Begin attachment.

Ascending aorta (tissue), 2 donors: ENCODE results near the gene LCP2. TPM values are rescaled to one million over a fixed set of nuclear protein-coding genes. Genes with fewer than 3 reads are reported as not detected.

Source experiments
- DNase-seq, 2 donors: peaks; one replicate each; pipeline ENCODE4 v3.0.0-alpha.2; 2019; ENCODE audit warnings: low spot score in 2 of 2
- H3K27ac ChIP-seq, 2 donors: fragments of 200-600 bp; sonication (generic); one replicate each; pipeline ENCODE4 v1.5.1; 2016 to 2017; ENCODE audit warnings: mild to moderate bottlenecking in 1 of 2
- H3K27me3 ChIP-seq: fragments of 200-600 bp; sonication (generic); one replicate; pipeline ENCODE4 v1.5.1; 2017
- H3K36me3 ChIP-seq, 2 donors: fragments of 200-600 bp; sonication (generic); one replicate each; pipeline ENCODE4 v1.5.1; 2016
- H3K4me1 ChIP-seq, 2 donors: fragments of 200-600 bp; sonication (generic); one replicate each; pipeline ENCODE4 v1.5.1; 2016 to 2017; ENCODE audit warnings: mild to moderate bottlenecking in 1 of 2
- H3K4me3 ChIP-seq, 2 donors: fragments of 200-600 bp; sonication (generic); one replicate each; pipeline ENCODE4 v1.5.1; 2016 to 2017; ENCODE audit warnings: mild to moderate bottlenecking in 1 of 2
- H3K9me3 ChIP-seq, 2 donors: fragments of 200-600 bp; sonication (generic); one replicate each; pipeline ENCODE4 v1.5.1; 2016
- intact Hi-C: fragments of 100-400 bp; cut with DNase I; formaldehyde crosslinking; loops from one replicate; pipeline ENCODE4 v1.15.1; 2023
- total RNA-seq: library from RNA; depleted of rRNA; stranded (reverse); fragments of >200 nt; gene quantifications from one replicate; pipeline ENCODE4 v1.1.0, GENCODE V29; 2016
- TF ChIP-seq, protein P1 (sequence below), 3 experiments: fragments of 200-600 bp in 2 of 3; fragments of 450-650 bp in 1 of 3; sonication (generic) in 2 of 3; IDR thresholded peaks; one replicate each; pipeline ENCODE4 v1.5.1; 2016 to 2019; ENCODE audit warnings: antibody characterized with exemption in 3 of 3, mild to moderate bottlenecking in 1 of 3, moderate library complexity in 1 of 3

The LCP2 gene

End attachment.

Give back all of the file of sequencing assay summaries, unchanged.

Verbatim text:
Ascending aorta (tissue), 2 donors: ENCODE results near the gene LCP2. TPM values are rescaled to one million over a fixed set of nuclear protein-coding genes. Genes with fewer than 3 reads are reported as not detected.

Source experiments
- DNase-seq, 2 donors: peaks; one replicate each; pipeline ENCODE4 v3.0.0-alpha.2; 2019; ENCODE audit warnings: low spot score in 2 of 2
- H3K27ac ChIP-seq, 2 donors: fragments of 200-600 bp; sonication (generic); one replicate each; pipeline ENCODE4 v1.5.1; 2016 to 2017; ENCODE audit warnings: mild to moderate bottlenecking in 1 of 2
- H3K27me3 ChIP-seq: fragments of 200-600 bp; sonication (generic); one replicate; pipeline ENCODE4 v1.5.1; 2017
- H3K36me3 ChIP-seq, 2 donors: fragments of 200-600 bp; sonication (generic); one replicate each; pipeline ENCODE4 v1.5.1; 2016
- H3K4me1 ChIP-seq, 2 donors: fragments of 200-600 bp; sonication (generic); one replicate each; pipeline ENCODE4 v1.5.1; 2016 to 2017; ENCODE audit warnings: mild to moderate bottlenecking in 1 of 2
- H3K4me3 ChIP-seq, 2 donors: fragments of 200-600 bp; sonication (generic); one replicate each; pipeline ENCODE4 v1.5.1; 2016 to 2017; ENCODE audit warnings: mild to moderate bottlenecking in 1 of 2
- H3K9me3 ChIP-seq, 2 donors: fragments of 200-600 bp; sonication (generic); one replicate each; pipeline ENCODE4 v1.5.1; 2016
- intact Hi-C: fragments of 100-400 bp; cut with DNase I; formaldehyde crosslinking; loops from one replicate; pipeline ENCODE4 v1.15.1; 2023
- total RNA-seq: library from RNA; depleted of rRNA; stranded (reverse); fragments of >200 nt; gene quantifications from one replicate; pipeline ENCODE4 v1.1.0, GENCODE V29; 2016
- TF ChIP-seq, protein P1 (sequence below), 3 experiments: fragments of 200-600 bp in 2 of 3; fragments of 450-650 bp in 1 of 3; sonication (generic) in 2 of 3; IDR thresholded peaks; one replicate each; pipeline ENCODE4 v1.5.1; 2016 to 2019; ENCODE audit warnings: antibody characterized with exemption in 3 of 3, mild to moderate bottlenecking in 1 of 3, moderate library complexity in 1 of 3

The LCP2 gene